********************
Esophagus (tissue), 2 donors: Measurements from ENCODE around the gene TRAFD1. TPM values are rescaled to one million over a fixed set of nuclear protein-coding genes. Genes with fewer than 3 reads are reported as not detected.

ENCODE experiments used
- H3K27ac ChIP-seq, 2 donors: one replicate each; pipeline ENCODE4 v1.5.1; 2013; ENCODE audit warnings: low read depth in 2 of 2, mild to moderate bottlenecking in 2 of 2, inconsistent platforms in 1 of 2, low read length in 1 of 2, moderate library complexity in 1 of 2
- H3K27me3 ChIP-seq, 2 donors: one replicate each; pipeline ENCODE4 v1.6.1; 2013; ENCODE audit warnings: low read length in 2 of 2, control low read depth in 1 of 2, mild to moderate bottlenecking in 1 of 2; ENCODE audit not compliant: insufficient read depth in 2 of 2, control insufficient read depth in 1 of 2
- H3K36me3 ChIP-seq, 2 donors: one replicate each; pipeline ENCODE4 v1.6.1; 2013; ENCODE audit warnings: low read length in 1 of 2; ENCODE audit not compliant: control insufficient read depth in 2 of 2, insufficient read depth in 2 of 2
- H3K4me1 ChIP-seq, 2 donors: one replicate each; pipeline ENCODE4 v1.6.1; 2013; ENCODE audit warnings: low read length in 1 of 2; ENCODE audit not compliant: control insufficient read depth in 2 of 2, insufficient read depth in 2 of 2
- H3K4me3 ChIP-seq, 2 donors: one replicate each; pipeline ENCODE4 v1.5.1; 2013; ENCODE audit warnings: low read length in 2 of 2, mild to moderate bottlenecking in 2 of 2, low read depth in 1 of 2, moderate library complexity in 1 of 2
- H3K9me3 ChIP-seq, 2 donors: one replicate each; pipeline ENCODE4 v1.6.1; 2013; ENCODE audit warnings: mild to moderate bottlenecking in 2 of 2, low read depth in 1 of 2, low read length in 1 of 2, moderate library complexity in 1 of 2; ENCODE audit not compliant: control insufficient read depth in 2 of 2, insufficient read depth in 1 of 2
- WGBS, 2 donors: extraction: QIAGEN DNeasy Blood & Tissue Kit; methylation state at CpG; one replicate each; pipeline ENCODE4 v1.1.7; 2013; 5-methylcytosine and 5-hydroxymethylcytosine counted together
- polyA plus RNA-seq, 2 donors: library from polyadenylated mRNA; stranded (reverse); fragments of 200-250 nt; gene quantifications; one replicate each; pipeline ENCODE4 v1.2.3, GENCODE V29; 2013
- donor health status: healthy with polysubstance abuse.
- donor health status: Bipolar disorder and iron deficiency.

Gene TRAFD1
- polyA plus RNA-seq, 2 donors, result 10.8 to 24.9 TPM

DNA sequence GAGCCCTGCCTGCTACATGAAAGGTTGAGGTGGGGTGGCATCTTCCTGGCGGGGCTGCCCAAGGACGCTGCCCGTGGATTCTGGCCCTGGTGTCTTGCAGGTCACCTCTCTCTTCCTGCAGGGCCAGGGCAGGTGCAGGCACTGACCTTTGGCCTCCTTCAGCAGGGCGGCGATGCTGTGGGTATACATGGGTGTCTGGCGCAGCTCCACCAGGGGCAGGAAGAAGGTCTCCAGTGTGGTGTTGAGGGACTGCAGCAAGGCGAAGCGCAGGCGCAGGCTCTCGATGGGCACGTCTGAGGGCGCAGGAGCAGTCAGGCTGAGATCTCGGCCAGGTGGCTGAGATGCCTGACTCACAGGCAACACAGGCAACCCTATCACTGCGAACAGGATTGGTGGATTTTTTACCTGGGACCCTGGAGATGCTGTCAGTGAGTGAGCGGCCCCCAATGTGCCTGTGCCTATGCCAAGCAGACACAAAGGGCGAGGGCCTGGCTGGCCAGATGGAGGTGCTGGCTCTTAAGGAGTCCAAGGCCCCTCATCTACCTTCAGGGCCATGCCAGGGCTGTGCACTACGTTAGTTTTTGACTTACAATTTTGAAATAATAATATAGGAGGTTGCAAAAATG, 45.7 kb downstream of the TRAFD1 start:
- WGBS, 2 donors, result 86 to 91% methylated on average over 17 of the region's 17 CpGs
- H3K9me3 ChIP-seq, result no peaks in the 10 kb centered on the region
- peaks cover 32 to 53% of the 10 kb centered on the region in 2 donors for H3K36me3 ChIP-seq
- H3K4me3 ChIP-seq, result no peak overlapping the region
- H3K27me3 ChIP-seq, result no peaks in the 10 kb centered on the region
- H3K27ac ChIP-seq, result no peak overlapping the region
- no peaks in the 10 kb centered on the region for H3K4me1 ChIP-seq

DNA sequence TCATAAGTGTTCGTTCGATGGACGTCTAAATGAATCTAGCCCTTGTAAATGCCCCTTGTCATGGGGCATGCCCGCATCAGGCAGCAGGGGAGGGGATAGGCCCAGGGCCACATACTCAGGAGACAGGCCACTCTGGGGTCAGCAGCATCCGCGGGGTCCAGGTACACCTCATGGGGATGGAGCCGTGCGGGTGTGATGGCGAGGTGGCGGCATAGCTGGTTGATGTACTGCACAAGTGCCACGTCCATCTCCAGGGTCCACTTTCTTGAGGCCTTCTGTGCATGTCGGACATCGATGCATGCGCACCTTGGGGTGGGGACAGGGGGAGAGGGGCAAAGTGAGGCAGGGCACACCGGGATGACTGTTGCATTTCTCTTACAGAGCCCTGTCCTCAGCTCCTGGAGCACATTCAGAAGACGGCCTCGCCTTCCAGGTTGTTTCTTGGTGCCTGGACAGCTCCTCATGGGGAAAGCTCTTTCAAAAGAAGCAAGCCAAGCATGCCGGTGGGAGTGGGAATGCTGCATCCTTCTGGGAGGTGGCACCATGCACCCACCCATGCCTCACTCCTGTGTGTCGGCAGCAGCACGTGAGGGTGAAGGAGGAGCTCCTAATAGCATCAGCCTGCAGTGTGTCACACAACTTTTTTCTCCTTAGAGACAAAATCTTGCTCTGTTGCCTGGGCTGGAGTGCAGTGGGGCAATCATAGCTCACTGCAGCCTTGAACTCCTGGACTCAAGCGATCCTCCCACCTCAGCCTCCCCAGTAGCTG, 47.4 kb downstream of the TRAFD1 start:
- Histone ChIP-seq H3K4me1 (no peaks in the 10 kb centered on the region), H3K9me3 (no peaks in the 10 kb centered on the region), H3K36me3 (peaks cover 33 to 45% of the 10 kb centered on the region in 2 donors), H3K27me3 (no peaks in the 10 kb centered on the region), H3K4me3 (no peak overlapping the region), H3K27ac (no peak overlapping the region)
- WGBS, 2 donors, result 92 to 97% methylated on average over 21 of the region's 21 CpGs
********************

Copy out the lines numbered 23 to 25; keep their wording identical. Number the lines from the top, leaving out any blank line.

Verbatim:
DNA sequence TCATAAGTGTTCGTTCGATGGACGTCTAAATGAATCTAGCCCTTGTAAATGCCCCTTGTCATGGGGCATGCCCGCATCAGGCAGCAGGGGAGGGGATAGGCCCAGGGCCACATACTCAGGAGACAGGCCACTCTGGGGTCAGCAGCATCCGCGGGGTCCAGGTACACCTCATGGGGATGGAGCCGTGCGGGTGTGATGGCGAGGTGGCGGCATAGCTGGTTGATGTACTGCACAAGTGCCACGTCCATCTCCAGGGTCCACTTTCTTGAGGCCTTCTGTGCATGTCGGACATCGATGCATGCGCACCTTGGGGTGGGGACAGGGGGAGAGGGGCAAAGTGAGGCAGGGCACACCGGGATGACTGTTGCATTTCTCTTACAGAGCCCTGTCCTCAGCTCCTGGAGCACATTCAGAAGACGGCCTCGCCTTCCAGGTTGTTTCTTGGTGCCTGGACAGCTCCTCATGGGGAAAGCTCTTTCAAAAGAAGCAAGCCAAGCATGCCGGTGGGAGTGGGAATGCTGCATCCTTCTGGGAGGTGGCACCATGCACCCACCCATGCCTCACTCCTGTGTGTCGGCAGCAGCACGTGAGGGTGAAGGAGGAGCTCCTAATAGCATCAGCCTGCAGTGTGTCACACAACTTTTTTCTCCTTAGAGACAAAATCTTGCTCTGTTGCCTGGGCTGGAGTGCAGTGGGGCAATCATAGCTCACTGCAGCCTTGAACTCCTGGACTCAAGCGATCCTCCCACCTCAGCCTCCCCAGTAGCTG, 47.4 kb downstream of the TRAFD1 start:
- Histone ChIP-seq H3K4me1 (no peaks in the 10 kb centered on the region), H3K9me3 (no peaks in the 10 kb centered on the region), H3K36me3 (peaks cover 33 to 45% of the 10 kb centered on the region in 2 donors), H3K27me3 (no peaks in the 10 kb centered on the region), H3K4me3 (no peak overlapping the region), H3K27ac (no peak overlapping the region)
- WGBS, 2 donors, result 92 to 97% methylated on average over 21 of the region's 21 CpGs